Baby Pierce

 

Today in our blog I want to share with you a post from a good friend, Baby Pierce. His Mom, Lindsay, and I are good friends and I had the privilege of being their pastor during his birth. She helped Pierce a bit with this! Read and enjoy – then pray for both heroes’.

 

Letter to a football player

If you follow college football, you probably know by now that the Universityof South Carolinasuffered a terrible tragedy yesterday. If you were watching the game, you couldn’t help but be heartbroken as we saw a talented, young football player, one of the best in the nation, Marcus Lattimore take a nasty hit to the knee. Now this injury would be tragic regardless, but the fact that Lattimore had fought his way back from a similar injury last year only to have another major setback. This wasn’t just a set back. Everyone watching knew that this could very well be a career ending injury. We watched as the crowd grew unified in their cheers. Players from both teams flooded the field – all waiting for their hero to arise. And we watched, as Marcus was carted off the field. Across team lines, folks were flooding the internet with support, their hearts broken, for a young man whose hard work and talent seemed lost in an instant.

As you know, we’re not strangers to having our dreams turned upside down in an instant. And so, today, Pierce and I set out to do our part in encouraging Marcus. It’s funny, because it’s probably the last thing I thought I’d ever do- spend time writing a fan letter to a well-known athlete. But I remembered the messages that flooded in when Pierce was so sick. I remembered how much they touched us. And the ones we received from strangers… they were oftentimes the ones that humbled us the most.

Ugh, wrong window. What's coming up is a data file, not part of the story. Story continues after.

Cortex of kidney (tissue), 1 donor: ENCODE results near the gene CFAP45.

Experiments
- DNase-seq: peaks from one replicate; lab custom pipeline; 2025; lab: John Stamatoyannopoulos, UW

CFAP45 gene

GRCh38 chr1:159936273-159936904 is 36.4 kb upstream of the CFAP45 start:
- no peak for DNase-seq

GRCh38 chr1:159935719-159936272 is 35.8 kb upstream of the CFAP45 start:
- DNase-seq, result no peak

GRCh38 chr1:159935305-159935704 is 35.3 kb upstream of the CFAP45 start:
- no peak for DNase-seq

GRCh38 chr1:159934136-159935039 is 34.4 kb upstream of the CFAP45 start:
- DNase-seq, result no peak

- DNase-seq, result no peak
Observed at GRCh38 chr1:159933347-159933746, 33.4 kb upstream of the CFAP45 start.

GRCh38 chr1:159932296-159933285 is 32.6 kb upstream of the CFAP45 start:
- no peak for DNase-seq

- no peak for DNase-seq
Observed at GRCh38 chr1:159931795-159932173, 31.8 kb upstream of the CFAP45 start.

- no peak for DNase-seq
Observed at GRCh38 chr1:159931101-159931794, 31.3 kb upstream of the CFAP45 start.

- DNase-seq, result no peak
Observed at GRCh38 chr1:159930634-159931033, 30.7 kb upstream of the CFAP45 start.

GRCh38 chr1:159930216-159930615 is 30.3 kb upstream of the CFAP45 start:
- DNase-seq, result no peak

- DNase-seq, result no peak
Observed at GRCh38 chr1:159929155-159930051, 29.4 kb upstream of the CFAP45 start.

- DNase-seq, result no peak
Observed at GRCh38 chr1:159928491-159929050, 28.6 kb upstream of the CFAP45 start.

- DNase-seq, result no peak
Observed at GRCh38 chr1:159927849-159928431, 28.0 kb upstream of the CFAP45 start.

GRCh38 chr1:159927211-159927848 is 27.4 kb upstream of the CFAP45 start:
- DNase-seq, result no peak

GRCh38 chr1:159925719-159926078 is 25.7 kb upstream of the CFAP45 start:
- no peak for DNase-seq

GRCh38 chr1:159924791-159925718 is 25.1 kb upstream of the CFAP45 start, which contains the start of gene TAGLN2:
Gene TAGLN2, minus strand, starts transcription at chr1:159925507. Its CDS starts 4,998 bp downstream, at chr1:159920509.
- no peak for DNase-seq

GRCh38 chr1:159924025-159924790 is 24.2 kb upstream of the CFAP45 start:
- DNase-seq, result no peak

So here it is – our letter to Marcus, from one hero to another.

Dear Marcus,

You and I are very different and yet so much alike. I’m only 18 months old, but to so many, I’ve become their hero. And yesterday, you became a hero in so many hearts.

When I was born 4 months early, doctors didn’t predict I’d go far. In fact, they only gave me a 5% chance of survival. And then, when I suffered a devastating brain bleed, their predictions for me grew even dimmer. But during my 4.5 month stay in the Neonatal Intensive Care Unit, one thing became obvious: I am a fighter. And another thing is obvious: you are too.

You see you are a hero, whether you ever make another football play. I’ve found that what defines a hero lies not in his ability to do something. No, a hero is instead found when his character shines greater than his inability to do something. What makes us heroes is not our abilities. What makes us heroes is our strength to rise above the circumstances handed to us, our ability to say “Jesus is enough. He is good and He will give me the strength I need to make it through this trial.

Leave a Reply

Your email address will not be published. Required fields are marked *

You may use these HTML tags and attributes: <a href="" title=""> <abbr title=""> <acronym title=""> <b> <blockquote cite=""> <cite> <code> <del datetime=""> <em> <i> <q cite=""> <strike> <strong>